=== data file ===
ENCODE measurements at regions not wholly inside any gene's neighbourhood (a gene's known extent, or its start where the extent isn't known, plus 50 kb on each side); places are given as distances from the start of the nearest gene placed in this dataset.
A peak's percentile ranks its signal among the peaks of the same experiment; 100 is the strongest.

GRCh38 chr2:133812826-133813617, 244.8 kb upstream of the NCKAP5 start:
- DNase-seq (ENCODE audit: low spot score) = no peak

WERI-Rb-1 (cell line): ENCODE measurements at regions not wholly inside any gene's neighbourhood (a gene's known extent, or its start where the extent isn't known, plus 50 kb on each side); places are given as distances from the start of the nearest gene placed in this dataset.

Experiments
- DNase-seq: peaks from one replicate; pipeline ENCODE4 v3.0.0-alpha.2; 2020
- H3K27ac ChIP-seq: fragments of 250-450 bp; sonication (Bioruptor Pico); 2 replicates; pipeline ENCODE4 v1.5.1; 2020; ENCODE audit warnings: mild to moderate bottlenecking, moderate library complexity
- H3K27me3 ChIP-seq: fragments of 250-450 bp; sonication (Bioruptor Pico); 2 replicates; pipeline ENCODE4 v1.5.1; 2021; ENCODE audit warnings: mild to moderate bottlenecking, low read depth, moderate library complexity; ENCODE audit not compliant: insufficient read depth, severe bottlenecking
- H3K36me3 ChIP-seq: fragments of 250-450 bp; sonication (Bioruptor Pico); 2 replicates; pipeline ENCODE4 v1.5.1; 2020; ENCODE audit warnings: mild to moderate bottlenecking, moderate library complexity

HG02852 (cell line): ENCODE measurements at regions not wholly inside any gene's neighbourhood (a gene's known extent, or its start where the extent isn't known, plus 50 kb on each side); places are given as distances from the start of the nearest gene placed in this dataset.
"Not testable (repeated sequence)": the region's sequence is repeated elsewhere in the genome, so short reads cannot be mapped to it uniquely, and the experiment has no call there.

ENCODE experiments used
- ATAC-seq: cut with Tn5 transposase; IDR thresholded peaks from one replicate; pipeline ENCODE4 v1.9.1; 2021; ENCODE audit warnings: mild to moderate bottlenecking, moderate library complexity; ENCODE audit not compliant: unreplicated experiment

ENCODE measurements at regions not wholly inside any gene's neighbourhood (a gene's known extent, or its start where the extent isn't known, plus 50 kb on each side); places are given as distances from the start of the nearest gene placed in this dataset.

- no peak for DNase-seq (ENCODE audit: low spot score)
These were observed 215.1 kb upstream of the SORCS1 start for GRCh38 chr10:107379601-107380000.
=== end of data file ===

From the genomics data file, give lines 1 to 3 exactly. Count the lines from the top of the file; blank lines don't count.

ENCODE measurements at regions not wholly inside any gene's neighbourhood (a gene's known extent, or its start where the extent isn't known, plus 50 kb on each side); places are given as distances from the start of the nearest gene placed in this dataset.
A peak's percentile ranks its signal among the peaks of the same experiment; 100 is the strongest.

GRCh38 chr2:133812826-133813617, 244.8 kb upstream of the NCKAP5 start: